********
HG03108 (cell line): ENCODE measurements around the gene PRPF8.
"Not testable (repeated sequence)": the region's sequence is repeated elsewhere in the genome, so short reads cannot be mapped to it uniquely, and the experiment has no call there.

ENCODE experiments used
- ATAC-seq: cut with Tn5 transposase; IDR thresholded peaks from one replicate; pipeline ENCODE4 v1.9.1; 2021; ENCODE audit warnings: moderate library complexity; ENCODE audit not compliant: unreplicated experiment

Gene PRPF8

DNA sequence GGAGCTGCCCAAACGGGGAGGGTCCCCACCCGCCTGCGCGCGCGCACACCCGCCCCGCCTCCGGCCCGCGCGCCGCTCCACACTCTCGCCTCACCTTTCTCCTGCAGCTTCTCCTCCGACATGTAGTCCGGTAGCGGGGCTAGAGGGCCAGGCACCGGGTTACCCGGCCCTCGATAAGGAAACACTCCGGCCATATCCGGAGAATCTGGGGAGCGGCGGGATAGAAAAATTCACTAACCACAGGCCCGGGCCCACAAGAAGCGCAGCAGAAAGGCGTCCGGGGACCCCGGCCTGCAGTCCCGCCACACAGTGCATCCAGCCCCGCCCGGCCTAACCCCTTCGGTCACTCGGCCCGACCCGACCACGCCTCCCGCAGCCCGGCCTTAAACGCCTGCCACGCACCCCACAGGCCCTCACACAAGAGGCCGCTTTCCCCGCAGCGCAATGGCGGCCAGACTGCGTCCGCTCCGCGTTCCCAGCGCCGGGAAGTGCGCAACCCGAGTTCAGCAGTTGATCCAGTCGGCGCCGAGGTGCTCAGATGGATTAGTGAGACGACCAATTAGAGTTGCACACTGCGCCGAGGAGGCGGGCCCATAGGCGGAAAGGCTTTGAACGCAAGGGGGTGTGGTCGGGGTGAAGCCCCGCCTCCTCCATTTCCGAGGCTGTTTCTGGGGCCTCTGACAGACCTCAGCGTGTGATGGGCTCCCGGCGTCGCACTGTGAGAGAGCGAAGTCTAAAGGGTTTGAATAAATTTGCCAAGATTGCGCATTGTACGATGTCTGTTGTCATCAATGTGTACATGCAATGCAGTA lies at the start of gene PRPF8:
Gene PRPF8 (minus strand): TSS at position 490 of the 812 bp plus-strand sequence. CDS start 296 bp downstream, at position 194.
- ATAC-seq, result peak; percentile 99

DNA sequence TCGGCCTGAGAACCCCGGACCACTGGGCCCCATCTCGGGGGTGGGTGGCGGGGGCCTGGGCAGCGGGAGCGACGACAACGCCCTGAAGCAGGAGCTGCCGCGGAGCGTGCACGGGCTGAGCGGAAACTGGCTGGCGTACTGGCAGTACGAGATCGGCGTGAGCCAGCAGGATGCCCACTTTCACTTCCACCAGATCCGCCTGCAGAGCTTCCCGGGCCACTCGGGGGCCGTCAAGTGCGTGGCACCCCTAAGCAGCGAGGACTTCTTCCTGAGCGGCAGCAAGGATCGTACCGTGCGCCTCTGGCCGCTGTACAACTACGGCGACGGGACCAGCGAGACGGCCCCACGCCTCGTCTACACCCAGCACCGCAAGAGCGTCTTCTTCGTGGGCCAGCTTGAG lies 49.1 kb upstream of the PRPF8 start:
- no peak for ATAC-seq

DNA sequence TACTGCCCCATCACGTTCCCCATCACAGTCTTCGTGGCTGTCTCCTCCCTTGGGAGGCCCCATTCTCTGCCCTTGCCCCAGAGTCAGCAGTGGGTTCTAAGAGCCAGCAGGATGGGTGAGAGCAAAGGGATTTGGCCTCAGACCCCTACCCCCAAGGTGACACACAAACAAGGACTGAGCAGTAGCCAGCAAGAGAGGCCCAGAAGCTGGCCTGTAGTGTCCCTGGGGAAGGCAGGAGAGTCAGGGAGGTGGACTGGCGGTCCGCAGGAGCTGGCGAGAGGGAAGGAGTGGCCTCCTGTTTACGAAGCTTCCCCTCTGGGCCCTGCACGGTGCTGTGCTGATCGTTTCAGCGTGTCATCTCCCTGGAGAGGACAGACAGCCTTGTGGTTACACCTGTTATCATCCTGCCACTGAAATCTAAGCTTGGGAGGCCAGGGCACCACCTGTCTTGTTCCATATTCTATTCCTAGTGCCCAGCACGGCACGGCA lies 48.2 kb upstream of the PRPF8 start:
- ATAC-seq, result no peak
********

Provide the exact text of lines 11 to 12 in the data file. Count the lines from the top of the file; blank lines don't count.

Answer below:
DNA sequence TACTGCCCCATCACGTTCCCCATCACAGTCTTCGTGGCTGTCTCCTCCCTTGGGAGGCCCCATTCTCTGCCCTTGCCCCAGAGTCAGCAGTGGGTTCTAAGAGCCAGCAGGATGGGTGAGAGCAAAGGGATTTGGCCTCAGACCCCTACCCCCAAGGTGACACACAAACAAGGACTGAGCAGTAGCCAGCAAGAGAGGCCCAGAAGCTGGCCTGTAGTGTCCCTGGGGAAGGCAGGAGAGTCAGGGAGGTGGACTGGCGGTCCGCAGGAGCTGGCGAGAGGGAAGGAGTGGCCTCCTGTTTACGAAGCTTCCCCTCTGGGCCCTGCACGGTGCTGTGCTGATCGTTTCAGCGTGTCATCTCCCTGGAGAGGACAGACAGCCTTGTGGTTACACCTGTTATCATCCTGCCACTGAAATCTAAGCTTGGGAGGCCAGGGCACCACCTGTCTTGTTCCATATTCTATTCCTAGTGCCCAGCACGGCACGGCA lies 48.2 kb upstream of the PRPF8 start:
- ATAC-seq, result no peak